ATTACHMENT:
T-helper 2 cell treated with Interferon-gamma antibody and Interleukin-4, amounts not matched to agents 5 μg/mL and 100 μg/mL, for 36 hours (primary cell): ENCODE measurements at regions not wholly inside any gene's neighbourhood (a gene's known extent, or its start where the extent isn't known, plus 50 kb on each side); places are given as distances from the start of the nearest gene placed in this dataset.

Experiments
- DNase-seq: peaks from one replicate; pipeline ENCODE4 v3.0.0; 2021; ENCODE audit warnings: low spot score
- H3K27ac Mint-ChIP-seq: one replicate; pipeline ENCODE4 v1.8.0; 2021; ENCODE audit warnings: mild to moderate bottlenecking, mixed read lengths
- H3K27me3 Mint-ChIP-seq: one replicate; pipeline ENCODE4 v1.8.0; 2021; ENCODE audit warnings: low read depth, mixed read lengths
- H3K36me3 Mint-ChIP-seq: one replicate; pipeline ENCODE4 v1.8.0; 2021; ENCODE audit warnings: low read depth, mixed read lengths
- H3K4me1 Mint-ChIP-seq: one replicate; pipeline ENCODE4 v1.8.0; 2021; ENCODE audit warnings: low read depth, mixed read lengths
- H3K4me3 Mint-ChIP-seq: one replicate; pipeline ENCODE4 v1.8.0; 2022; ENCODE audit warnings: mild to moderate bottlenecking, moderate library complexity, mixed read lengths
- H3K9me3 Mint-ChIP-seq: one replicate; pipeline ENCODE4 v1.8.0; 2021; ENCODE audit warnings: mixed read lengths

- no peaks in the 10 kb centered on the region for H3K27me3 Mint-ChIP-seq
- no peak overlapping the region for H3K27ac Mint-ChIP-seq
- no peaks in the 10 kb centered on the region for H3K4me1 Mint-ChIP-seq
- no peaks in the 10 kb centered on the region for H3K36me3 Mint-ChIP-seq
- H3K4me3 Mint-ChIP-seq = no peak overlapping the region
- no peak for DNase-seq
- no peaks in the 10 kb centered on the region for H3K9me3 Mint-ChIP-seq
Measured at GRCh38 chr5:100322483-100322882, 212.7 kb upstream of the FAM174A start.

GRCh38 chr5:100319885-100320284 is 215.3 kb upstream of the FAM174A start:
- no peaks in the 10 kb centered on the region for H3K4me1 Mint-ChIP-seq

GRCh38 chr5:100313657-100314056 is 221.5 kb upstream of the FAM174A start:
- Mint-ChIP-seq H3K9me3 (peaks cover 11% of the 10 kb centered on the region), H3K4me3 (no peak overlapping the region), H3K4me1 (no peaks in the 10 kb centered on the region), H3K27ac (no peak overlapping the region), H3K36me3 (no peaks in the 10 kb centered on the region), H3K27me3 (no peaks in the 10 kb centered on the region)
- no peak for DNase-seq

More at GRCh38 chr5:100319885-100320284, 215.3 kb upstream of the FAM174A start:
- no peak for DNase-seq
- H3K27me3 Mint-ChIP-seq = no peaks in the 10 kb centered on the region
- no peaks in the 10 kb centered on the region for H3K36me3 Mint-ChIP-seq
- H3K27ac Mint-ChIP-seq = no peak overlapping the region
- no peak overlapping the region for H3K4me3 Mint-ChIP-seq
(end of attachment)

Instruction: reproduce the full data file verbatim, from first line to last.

T-helper 2 cell treated with Interferon-gamma antibody and Interleukin-4, amounts not matched to agents 5 μg/mL and 100 μg/mL, for 36 hours (primary cell): ENCODE measurements at regions not wholly inside any gene's neighbourhood (a gene's known extent, or its start where the extent isn't known, plus 50 kb on each side); places are given as distances from the start of the nearest gene placed in this dataset.

Experiments
- DNase-seq: peaks from one replicate; pipeline ENCODE4 v3.0.0; 2021; ENCODE audit warnings: low spot score
- H3K27ac Mint-ChIP-seq: one replicate; pipeline ENCODE4 v1.8.0; 2021; ENCODE audit warnings: mild to moderate bottlenecking, mixed read lengths
- H3K27me3 Mint-ChIP-seq: one replicate; pipeline ENCODE4 v1.8.0; 2021; ENCODE audit warnings: low read depth, mixed read lengths
- H3K36me3 Mint-ChIP-seq: one replicate; pipeline ENCODE4 v1.8.0; 2021; ENCODE audit warnings: low read depth, mixed read lengths
- H3K4me1 Mint-ChIP-seq: one replicate; pipeline ENCODE4 v1.8.0; 2021; ENCODE audit warnings: low read depth, mixed read lengths
- H3K4me3 Mint-ChIP-seq: one replicate; pipeline ENCODE4 v1.8.0; 2022; ENCODE audit warnings: mild to moderate bottlenecking, moderate library complexity, mixed read lengths
- H3K9me3 Mint-ChIP-seq: one replicate; pipeline ENCODE4 v1.8.0; 2021; ENCODE audit warnings: mixed read lengths

- no peaks in the 10 kb centered on the region for H3K27me3 Mint-ChIP-seq
- no peak overlapping the region for H3K27ac Mint-ChIP-seq
- no peaks in the 10 kb centered on the region for H3K4me1 Mint-ChIP-seq
- no peaks in the 10 kb centered on the region for H3K36me3 Mint-ChIP-seq
- H3K4me3 Mint-ChIP-seq = no peak overlapping the region
- no peak for DNase-seq
- no peaks in the 10 kb centered on the region for H3K9me3 Mint-ChIP-seq
Measured at GRCh38 chr5:100322483-100322882, 212.7 kb upstream of the FAM174A start.

GRCh38 chr5:100319885-100320284 is 215.3 kb upstream of the FAM174A start:
- no peaks in the 10 kb centered on the region for H3K4me1 Mint-ChIP-seq

GRCh38 chr5:100313657-100314056 is 221.5 kb upstream of the FAM174A start:
- Mint-ChIP-seq H3K9me3 (peaks cover 11% of the 10 kb centered on the region), H3K4me3 (no peak overlapping the region), H3K4me1 (no peaks in the 10 kb centered on the region), H3K27ac (no peak overlapping the region), H3K36me3 (no peaks in the 10 kb centered on the region), H3K27me3 (no peaks in the 10 kb centered on the region)
- no peak for DNase-seq

More at GRCh38 chr5:100319885-100320284, 215.3 kb upstream of the FAM174A start:
- no peak for DNase-seq
- H3K27me3 Mint-ChIP-seq = no peaks in the 10 kb centered on the region
- no peaks in the 10 kb centered on the region for H3K36me3 Mint-ChIP-seq
- H3K27ac Mint-ChIP-seq = no peak overlapping the region
- no peak overlapping the region for H3K4me3 Mint-ChIP-seq